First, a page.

This post is about one of the villains in my fantasy novel The Windcaster, which is free to read on Wattpad. As with all “Meet My Character” blog posts, this contains **SPOILERS**.
During my previous browses of Creepypasta for horror short stories, I came across a few stories told in first person where their descent into madness or revelation of something more sinister is subtle and the idea of a brainwashed religious extremist came into my mind.
I had planned for the story to be a one-sided conversation from the religious leader so the reader can also become the brainwashed, but it wasn’t long enough and rambled. I wanted to capture the essence of ideas being drilled in, but it became repetitive.
Jess suggested I involve actions and gestures that hint at the darker tone of the leader, as well as showing time had passed between sessions as the main character falls deeper down the rabbit hole.
I’m pleased with the result, but, boy, it was difficult to write.
In my previous post, I talked about how I started the plotting process for Rise of the Vengeful Dragon. After answering the major questions heading each parts of the story, all that’s left is to assemble the parts, spice them up (my annotations after the assembly are in bold), and I can start writing.
This is the second of Monica’s books I’ve read so far, with the first being “A Witchling’s Rites” (first draft and continuing on Wattpad) and I loved it from start to finish. It follows the tale of young Leanna Weston, a girl with heart problems that rendered her disabled – physically and emotionally, the latter as a result of her family’s over-protectiveness – seeking an escape when she is forced into an arranged marriage. She’s heard the wonders of Finvarra’s circus from her mother when she was alive, and coincidentally that circus was coming to town, and was to be Leanna’s salvation.
This story — it left me reeling and breathless. I don’t cry over books (unless it involves dogs, generally — “Marley and Me” remains the only one so far) but finishing this book left me with an ache in the chest that’s both exhilaration and devastation I only ever see in a truly wonderful book.
Contains some spoilers.
On the 26th November, I completed 50,000 words of NaNoWriMo. I finished it! With much encouragement, tears, sleepless nights, and dogged determination, I pushed my word count bar past its finishing point.
Things I’ve come across (and maybe learned) in the past month:
- To avoid sitting in front of the desk and your mind blanking, always be thinking of the next scene when on the go. Whether it’s showering, cooking, driving (if safety is achieved!), on the toilet, etc., always think about what’s happening next. That way, you hit the ground running when you sit down to write.
- Because of the above, there is always time to write no matter how crazy your schedule. Whether it’s during a work break, toilet break, commuting (if you’re not driving), if during hands-occupied periods you’re thinking of what happens next, when you do have hands you can start writing right away.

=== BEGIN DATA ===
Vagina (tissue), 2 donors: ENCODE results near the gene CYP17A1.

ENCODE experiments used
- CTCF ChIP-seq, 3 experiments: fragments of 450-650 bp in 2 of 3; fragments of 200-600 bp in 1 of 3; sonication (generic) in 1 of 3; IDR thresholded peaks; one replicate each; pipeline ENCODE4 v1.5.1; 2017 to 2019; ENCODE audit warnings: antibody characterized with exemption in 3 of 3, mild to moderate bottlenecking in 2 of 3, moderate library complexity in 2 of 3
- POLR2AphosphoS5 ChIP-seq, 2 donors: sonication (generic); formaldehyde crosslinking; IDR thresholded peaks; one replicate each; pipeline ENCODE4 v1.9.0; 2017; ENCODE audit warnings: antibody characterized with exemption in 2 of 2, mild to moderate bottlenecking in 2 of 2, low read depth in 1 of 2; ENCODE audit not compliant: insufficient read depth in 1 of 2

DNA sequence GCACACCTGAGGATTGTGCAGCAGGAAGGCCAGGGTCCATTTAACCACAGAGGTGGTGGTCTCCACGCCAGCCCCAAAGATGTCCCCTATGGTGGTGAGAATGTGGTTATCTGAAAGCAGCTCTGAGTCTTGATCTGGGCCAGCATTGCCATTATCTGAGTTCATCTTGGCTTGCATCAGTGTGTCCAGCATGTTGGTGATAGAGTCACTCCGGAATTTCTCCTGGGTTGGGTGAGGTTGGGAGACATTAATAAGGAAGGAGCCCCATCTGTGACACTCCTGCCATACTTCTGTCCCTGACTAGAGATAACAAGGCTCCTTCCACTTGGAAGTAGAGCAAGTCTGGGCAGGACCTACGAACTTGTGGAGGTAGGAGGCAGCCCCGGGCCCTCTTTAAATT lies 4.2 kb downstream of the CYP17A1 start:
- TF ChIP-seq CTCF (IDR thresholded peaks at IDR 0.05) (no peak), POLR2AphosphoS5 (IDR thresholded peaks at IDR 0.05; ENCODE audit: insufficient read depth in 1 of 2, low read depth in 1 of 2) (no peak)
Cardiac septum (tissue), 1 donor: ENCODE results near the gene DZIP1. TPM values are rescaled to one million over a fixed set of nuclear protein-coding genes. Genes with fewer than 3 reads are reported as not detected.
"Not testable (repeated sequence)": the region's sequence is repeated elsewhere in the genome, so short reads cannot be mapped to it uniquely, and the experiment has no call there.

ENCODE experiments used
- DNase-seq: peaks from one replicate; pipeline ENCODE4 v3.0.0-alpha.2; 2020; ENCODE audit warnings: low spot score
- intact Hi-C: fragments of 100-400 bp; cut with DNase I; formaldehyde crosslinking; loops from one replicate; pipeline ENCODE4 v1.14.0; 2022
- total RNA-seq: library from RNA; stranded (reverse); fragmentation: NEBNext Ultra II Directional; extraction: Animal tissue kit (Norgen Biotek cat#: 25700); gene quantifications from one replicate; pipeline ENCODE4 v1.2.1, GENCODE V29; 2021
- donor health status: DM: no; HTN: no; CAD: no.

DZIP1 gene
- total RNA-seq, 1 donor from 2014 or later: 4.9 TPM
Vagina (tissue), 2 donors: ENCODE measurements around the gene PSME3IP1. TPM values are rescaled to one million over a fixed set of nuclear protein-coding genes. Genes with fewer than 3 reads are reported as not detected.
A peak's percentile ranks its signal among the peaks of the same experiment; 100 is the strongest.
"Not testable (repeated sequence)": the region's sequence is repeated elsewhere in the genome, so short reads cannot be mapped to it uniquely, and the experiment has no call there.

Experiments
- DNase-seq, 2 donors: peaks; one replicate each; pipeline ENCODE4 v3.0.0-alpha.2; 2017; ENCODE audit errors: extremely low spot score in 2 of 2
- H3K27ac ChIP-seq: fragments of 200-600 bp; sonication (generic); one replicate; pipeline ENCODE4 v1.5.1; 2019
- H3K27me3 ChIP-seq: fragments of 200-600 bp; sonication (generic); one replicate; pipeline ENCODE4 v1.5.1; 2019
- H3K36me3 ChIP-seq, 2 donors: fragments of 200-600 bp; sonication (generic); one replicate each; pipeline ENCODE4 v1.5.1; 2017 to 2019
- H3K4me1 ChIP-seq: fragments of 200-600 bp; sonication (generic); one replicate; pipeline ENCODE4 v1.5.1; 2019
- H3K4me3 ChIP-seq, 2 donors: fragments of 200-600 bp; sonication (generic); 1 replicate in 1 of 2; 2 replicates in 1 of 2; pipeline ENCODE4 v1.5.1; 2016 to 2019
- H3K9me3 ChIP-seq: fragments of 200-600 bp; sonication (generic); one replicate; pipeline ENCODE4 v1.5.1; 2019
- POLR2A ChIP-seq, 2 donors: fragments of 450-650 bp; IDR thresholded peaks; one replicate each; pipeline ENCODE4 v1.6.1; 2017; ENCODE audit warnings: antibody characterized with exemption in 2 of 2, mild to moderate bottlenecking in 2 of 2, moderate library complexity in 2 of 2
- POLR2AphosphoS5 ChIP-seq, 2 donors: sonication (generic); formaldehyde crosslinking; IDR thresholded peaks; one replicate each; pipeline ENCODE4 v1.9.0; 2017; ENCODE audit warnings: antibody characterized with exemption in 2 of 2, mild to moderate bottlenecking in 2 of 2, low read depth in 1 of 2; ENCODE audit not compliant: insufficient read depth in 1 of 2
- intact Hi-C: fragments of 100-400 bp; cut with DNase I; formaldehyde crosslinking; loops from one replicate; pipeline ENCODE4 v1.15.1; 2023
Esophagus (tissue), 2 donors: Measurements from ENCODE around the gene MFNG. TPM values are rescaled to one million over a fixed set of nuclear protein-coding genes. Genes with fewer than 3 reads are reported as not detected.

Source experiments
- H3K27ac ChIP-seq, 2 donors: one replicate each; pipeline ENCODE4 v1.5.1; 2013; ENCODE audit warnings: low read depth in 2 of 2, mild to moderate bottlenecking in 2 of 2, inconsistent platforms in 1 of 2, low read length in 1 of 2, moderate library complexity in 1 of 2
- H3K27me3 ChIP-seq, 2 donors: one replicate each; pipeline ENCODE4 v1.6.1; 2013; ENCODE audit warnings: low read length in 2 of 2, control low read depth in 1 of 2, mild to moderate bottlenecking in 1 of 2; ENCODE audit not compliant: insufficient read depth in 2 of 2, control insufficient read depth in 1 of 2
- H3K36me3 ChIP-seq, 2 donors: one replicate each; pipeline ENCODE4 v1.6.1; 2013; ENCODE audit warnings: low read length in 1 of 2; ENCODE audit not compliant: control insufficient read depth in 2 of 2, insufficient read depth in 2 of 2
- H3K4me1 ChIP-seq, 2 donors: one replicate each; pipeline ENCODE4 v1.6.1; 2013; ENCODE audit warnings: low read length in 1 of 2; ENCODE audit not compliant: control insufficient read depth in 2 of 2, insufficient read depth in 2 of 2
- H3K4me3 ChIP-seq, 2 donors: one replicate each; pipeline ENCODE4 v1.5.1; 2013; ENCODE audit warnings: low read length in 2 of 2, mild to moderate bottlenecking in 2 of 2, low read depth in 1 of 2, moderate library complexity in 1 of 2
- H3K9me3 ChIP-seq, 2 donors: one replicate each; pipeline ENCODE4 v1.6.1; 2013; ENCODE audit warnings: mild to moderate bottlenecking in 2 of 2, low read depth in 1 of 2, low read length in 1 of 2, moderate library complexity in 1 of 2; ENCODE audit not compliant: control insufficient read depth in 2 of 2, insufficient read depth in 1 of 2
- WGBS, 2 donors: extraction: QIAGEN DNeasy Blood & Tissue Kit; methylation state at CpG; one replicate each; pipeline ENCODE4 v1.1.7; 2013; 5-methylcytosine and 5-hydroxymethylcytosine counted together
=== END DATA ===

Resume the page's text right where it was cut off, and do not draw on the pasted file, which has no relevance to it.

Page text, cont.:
- The NaNoWriMo Facebook group is very friendly and helpful. The people there are always chirpy and encouraging and they come from all sorts of backgrounds, so there are lots of ideas to bounce off and funny stories.
- Real life camaraderie is great fun. I found out through pure coincidence that one of my work colleagues also write and is doing NaNoWriMo (looking at you, Jenny) and it’s great fun when over lunch or driving home with her we can chat about writing and NaNoing.
The last (and first) time I did NaNoWriMo, I was a medical student and spent much of my clinic sessions (which involve me sitting inconspicuously in the corner trying not to fall asleep) writing in my notebook. I had time. My work days were mostly 9-5 or 8-6, no nights, no weekends.
This time, I did two sets of 7 shifts in a row, which were both 3-4 day shifts flipping immediately into 3-4 night shifts (totalling 80-ish hours each), and some long days interspersed with office hours in-between. Quite a few of the days I left work late as people became unwell. It was really hard. Granted, I have no children or pets so I didn’t need to look after anyone but myself out of work hours and I didn’t have long commutes from work. I didn’t need to do much tidying or cleaning. It could have been harder.
Still chuffed about my progress. Rock on NaNo2017!
The second prompt in Nyhterides’s ‘The Art of Madness’ competition revolved the main character finding a strange CD-Rom, the voice of which tells him she represents all his sins he was afraid to commit, and then him waking up in a strange place.
This piece took me about three days of puzzling before I realised what I wanted to write about. There is nothing particularly twisted or scary about finding a CDR or waking up in the middle of nowhere, but there’s always something scary about people. Like my previous entry, I drew on a few of the stories I’ve read in the past year and mashed in something of my own.
Halloween is looming, and what better way to celebrate than to run a competition? Gather round the fireplace, bring those marshmallows, and think of the happiest memories you have as a child…
That’s right. I want you to think of your favourite things ever – and ruin it. The much-loved chatter topics of childhood – annihilated. The dreams and hopes – crushed.